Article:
Suite E-30, Princeton 08540. Balakrishnan Kavikkal, president.
Servion Global has moved from one suite to another on Emmons Drive,
from G-30 to E-30. A spokesperson declined to provide additional
but said that the firm does business response solutions and has 15
employees. With offices in five cities in India, the company has
in the United Kingdom, United Arab Emirates, Sri Lanka, Singapore,
Australia, and another U.S. office in California.
It offers business response solutions for the financial, banking,
insurance, hospitality, and telecommunications industries and has
300 employees worldwide.
Park, Suite 205, Marlton 08053. Chris Hartman, regional manager.
After one year on Centre Drive in Jamesburg, Chris Hartman closed
an office on Centre Drive in Jamesburg and moved to Marlton on March
15. Phone and fax are new. Based in Indianapolis, the 10,000-person
company offers stents and other devices for cardio and vascular
08540. Ed Kornstein, president. 609-924-1667; fax, 609-924-2413.
After 34 years ORS Automation is out of business, and
has vacated 8,000 square feet at Research Park. It pioneered in the
field of machine vision, development, production, and installation
of microprocessor-based vision systems for industrial use. At its
peak in the mid 1990s it had gross sales of $1.4 million.
ORC’s vision systems combined PC-based computing hardware with
vision software for use in fields, such as machine guidance and
machine control, robotics vision, product identification and product
inspection. It developed easy-to-use man-machine interfaces to
Michael J. Hartnett, president and CEO. 800-390-3300; fax,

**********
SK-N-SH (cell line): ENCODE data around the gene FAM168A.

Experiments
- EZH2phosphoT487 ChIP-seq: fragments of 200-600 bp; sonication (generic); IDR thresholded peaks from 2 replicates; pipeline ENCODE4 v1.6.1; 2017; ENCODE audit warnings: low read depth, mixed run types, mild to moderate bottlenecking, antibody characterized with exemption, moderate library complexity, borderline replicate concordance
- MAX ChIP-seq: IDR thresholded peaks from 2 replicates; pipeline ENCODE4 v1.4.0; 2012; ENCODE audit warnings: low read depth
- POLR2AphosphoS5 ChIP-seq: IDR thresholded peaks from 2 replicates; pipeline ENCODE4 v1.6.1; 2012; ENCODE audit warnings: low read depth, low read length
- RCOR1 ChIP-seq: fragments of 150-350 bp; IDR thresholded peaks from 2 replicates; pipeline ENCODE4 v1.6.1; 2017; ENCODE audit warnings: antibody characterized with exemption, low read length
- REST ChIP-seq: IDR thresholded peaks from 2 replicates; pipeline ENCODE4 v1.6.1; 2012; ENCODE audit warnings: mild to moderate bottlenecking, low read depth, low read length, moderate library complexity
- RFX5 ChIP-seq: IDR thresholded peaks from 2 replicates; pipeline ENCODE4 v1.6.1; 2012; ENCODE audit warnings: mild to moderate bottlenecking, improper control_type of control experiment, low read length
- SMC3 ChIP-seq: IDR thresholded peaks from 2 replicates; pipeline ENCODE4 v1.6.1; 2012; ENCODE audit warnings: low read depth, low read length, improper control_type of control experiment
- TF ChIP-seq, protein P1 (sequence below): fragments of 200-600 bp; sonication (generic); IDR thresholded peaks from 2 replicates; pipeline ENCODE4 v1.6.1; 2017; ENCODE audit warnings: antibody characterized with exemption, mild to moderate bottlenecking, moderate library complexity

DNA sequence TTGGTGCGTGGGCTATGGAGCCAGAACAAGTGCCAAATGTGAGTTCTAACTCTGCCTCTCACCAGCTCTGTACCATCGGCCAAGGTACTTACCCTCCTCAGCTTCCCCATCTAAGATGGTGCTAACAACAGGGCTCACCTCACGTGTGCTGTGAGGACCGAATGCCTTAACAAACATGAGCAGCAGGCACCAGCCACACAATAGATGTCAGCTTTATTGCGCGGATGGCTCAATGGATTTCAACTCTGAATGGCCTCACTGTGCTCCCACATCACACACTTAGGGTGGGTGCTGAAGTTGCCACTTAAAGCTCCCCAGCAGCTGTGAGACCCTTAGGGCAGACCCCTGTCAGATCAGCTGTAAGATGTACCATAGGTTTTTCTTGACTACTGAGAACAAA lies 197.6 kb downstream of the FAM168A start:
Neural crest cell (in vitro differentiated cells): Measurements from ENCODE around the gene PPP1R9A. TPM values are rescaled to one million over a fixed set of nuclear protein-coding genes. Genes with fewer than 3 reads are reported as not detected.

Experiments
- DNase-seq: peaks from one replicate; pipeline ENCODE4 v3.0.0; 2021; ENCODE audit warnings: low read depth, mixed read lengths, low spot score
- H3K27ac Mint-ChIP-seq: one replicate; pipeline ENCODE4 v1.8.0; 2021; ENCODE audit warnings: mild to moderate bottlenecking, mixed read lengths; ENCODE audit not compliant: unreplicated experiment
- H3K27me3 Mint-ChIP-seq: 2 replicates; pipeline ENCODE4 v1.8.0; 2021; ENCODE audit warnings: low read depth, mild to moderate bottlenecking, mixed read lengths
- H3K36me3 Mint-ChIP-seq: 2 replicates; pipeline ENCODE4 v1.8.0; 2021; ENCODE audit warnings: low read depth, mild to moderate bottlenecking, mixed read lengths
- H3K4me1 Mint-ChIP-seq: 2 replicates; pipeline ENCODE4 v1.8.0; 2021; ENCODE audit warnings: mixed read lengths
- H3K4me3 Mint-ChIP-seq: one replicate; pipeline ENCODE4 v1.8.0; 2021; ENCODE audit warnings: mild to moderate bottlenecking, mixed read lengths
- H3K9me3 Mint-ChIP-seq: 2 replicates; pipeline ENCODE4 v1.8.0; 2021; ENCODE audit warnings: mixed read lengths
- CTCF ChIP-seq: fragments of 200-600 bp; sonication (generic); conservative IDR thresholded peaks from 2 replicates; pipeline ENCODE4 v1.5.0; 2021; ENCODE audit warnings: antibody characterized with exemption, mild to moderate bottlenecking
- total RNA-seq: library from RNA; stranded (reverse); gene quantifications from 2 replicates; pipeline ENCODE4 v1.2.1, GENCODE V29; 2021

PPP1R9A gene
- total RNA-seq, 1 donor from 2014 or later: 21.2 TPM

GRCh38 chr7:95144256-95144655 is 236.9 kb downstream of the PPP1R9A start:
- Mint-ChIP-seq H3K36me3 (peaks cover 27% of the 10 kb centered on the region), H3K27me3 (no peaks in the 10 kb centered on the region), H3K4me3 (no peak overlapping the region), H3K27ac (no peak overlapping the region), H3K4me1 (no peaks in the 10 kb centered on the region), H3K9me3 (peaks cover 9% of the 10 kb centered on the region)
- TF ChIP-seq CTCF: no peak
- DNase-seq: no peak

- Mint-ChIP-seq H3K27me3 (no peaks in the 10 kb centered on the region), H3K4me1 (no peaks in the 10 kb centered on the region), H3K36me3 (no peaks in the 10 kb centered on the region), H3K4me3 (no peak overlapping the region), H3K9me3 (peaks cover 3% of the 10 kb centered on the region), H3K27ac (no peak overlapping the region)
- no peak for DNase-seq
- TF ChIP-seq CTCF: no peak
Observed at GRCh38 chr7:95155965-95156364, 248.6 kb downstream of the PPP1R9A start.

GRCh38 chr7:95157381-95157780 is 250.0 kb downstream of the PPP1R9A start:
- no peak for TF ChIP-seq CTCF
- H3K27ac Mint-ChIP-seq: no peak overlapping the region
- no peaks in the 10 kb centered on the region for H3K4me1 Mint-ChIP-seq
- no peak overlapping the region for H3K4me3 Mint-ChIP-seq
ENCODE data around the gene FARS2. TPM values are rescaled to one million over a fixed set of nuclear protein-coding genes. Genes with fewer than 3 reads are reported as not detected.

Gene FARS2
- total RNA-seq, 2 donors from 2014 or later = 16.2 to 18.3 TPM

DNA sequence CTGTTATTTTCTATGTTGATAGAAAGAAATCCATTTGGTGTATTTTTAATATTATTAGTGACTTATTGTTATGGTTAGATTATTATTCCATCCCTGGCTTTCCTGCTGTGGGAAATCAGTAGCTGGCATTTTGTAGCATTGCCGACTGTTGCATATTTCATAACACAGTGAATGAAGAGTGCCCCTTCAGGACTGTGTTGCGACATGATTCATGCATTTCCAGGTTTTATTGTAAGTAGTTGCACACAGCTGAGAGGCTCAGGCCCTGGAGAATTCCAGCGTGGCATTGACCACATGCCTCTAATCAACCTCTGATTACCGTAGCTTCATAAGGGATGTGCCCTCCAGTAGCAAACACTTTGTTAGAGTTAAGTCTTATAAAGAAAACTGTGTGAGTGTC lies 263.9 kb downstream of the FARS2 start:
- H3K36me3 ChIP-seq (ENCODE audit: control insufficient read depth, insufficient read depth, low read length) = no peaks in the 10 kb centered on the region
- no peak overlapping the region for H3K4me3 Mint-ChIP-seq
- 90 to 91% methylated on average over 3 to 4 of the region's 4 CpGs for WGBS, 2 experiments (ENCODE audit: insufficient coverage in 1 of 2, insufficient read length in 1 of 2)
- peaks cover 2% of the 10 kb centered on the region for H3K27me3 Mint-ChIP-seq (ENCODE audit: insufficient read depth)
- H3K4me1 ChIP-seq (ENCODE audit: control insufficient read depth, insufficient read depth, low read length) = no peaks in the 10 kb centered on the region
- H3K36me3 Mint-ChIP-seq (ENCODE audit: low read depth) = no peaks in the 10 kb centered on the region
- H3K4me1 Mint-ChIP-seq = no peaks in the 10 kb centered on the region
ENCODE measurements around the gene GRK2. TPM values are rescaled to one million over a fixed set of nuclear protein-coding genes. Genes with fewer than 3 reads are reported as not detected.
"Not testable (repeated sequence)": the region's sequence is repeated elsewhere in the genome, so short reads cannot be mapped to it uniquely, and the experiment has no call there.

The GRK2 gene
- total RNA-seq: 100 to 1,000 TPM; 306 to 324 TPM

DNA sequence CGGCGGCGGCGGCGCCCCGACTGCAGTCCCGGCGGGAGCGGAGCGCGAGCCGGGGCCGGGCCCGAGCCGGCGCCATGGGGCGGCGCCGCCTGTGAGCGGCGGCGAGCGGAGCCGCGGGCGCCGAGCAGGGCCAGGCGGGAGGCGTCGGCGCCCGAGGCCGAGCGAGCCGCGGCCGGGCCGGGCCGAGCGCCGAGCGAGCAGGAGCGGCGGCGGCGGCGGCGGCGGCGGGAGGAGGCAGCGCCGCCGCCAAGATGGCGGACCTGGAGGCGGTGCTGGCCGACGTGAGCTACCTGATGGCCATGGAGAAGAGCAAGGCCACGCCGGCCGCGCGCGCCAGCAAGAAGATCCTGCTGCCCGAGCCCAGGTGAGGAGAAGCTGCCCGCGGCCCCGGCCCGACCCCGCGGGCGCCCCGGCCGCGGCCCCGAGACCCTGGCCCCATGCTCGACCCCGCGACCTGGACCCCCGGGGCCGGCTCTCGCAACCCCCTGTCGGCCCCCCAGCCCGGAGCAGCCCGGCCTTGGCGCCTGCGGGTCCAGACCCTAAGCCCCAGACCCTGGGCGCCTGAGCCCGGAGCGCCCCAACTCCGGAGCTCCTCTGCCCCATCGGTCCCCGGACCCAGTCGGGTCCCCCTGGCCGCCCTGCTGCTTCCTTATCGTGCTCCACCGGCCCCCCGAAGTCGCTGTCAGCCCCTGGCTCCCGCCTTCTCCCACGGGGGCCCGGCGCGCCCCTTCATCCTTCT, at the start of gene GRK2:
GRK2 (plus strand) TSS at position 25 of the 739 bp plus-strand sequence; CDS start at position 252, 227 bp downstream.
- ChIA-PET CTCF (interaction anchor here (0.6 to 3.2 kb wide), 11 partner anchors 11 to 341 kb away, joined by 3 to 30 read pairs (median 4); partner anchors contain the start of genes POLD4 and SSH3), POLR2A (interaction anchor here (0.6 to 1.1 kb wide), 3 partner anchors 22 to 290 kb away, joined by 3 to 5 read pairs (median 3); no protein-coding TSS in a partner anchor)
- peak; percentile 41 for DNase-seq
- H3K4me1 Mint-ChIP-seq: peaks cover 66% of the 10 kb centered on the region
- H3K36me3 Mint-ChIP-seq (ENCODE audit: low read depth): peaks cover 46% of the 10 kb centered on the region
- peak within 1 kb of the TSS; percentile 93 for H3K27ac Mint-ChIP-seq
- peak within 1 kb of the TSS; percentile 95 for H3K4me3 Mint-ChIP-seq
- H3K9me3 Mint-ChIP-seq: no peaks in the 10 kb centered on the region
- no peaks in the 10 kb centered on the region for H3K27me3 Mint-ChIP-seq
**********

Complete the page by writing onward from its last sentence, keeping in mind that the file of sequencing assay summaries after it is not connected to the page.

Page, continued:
The manufacturer of roller bearings has moved from Trenton to
THE REPORT PUBLISHED ABOVE THAT THE MANUFACTURER MOVED TO FAIRFIELD IS
IN CORRECT. OPERATIONS ARE IN PLACE AT 400 SULLIVAN WAY IN WEST
TRENTON. ONLY THE HEADQUARTERS HAS MOVED. U.S. 1 REGRETS THE ERROR.
Jamesburg 08831. Thomas J. Hayes, project director. 609-655-0102;
The energy services company is taking calls from a Texas location.
Based in Oak Ridge, Tennessee, it works with major utilities to
Ewing 08628. Ralph Borras, vice president. 609-406-1300; fax,
URS Corporation (NYSE: URS) has closed its office at 340 Scotch Road
in Ewing. Spokesperson Judith Lillard says that location became part
of URS, an engineering and construction firm, as part of an
three years ago. She was not able to say whether employees at that
office had been transferred. Formerly known as O’Brien Kreitzberg,
the corporation has 300 offices in 30 countries. In New Jersey, it
has offices in Cranford, Florence, Newark, and Totowa.
Box 530, Trenton 08625-0530. Helen Shannon, executive director.
replacing the acting director, Lorraine Williams.
Building Four West, Suite 110, Box 6400, Lawrenceville 08648-6400.
John Januszewski, COO. 609-896-0555; fax, 609-896-2666.
Jardine Sayer, the American subsidiary of a British re-insurance firm,
has posted a name change to JLT Re Solutions, says John Januszewski,
who has been chief operating officer for the last decade. He says
that changing from names to initials more accurately reflects the
name the British parent firm uses, which is Jardine Lloyd Thompson.
The company was founded by John D. Sayer in 1979. Jardine Sayer bought
80 percent of it in 1989 and kept the Sayer name until 1994. With
47 employees in 15,000 square feet at the Princeton location, the
company trades as JLT on the London exchange.
Seekers Realty Company and Multiple Rental Services in Hamilton.
engineer with Aeronautical Research Associates of Princeton (ARAP),
he discovered a solution for the Navier-Stokes equations for fluid
administration at Mercer County Community College and with the state
Department of Education.